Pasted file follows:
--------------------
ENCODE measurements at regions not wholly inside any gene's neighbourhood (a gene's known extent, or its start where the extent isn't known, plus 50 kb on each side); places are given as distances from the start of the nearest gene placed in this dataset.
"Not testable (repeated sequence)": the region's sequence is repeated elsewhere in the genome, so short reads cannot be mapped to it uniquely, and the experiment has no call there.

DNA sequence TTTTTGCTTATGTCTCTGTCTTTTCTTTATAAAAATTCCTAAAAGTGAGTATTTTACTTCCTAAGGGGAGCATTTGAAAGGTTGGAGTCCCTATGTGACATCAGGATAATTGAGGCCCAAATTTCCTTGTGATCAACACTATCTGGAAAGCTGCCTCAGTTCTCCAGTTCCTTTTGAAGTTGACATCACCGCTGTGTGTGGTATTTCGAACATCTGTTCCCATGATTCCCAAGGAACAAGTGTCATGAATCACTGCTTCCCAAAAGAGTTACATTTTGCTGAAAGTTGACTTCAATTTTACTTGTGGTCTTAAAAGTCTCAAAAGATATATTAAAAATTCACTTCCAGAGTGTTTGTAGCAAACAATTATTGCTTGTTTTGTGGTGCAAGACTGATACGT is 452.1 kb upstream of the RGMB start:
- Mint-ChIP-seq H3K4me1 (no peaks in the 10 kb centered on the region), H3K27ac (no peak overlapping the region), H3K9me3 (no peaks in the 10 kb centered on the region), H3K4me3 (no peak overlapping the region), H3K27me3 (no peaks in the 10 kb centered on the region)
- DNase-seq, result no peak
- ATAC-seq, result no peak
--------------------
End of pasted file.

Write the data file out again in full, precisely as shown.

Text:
ENCODE measurements at regions not wholly inside any gene's neighbourhood (a gene's known extent, or its start where the extent isn't known, plus 50 kb on each side); places are given as distances from the start of the nearest gene placed in this dataset.
"Not testable (repeated sequence)": the region's sequence is repeated elsewhere in the genome, so short reads cannot be mapped to it uniquely, and the experiment has no call there.

DNA sequence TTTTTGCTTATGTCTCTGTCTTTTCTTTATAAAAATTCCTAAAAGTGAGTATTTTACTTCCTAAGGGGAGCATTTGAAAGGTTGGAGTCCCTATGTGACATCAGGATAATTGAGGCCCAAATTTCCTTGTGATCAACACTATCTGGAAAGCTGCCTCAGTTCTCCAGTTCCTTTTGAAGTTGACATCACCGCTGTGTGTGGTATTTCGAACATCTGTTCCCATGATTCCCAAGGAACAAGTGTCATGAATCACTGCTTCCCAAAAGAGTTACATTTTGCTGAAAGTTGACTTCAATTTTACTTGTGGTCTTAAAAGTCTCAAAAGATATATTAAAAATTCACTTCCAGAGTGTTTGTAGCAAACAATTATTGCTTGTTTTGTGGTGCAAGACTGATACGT is 452.1 kb upstream of the RGMB start:
- Mint-ChIP-seq H3K4me1 (no peaks in the 10 kb centered on the region), H3K27ac (no peak overlapping the region), H3K9me3 (no peaks in the 10 kb centered on the region), H3K4me3 (no peak overlapping the region), H3K27me3 (no peaks in the 10 kb centered on the region)
- DNase-seq, result no peak
- ATAC-seq, result no peak